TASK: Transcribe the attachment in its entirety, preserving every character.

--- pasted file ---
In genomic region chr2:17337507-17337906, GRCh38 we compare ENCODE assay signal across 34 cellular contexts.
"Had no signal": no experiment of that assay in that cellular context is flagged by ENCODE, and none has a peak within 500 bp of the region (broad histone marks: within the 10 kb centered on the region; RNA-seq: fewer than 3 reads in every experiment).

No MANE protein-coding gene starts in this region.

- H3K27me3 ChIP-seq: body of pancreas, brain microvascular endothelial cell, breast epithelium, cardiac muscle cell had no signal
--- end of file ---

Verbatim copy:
In genomic region chr2:17337507-17337906, GRCh38 we compare ENCODE assay signal across 34 cellular contexts.
"Had no signal": no experiment of that assay in that cellular context is flagged by ENCODE, and none has a peak within 500 bp of the region (broad histone marks: within the 10 kb centered on the region; RNA-seq: fewer than 3 reads in every experiment).

No MANE protein-coding gene starts in this region.

- H3K27me3 ChIP-seq: body of pancreas, brain microvascular endothelial cell, breast epithelium, cardiac muscle cell had no signal